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The "it's not about me" mindset
As Tony Robin always says, emotions determine the quality of our life. Extending that to product management, emotions determine the quality of our job as a PM. We all go through a wide range of emotions on a given day. Certain emotions are conducive to the role, and others aren’t.
For instance, feeling optimistic, validated, challenged, or even moderately stressed energizes me to do a better job, think clearly, and deliver better value. On the other hand, emotions like self-doubt, demotivation, or regret impair my productivity, muddle my vision, and detract me from my goals. But I don't control my feelings (or so I used to think) - they are triggered by events or external circumstances, and once they set in, I just wait them out. For example, when my product is making the right impact, I am elated and encouraged to do better work. But when things go south, I sulk in emotions that take me further down.
But I slowly realize that it's not the events that trigger these emotions - it's the meaning we attribute to them. Most negative emotions derive from a human need to feel significant. It's "about me" so I need to protect, preserve and fight for what I want. On the flip side, positive emotions derive from another, more evolved, primal need - which is to give, serve and help. And once you recognize this, you can choose which need you want to address to trigger the right emotions. In other words, you can influence and select emotions that work in your favor*.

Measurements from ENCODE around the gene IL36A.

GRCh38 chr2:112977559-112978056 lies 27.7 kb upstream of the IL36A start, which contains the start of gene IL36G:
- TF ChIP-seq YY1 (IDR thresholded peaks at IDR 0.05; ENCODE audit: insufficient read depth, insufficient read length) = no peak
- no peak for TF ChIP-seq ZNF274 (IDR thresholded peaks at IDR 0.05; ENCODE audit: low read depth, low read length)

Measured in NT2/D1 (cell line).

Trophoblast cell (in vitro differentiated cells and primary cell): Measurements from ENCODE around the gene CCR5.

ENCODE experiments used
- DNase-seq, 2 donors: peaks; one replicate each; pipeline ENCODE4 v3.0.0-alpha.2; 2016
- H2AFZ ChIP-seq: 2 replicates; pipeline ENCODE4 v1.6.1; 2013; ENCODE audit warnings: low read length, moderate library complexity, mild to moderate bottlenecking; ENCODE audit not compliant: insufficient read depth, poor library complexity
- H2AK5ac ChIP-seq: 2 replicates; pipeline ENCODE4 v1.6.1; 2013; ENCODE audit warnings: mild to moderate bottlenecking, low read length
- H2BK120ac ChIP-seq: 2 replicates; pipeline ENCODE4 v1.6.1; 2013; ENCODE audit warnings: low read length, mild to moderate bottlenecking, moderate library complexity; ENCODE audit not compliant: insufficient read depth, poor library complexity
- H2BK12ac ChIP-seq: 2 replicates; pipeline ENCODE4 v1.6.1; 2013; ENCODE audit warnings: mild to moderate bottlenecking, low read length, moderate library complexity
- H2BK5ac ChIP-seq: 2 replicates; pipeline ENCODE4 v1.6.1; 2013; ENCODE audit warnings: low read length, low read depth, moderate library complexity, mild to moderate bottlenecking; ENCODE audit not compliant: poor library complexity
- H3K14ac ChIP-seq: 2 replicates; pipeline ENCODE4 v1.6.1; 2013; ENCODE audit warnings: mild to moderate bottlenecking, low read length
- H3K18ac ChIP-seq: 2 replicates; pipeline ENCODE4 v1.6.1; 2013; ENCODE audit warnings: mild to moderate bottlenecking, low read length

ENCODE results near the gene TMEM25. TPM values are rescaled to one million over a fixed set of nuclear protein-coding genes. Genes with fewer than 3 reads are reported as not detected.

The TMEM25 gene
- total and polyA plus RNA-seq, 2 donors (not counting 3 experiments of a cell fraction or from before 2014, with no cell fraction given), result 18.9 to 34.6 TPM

And based on this learning, I have been applying a tool that helps me set the right emotions. Every time I go into a negative spiral, I remind myself that it's not about me - I am here to serve. This mantra is an instant cure to channel my emotions in the right direction, regardless of my situation.
This concept can be best explained through the classic scenario-based example table that we PMs love.
See the difference? We often flow through a blend of the two mindsets. We are wired to dwell in both. But choosing the right mindset helps us to ask the right questions. And the right questions always drive the right actions.
In closing, feeling significant is a fundamental human need. It's a force for creativity and growth. But at its worse, it can limit our impact and hurt our emotional well-being along the way. Another, more evolved human need is to serve, help and give. And when we shift our focus from the "it's about me" need to the "I am here to serve" need, we immediately transform our emotions that, in turn, improve the quality of our job and help those around us.
*This learning was formalized when I participated in the "Unleash the Power Within" webinar by Tony Robbins.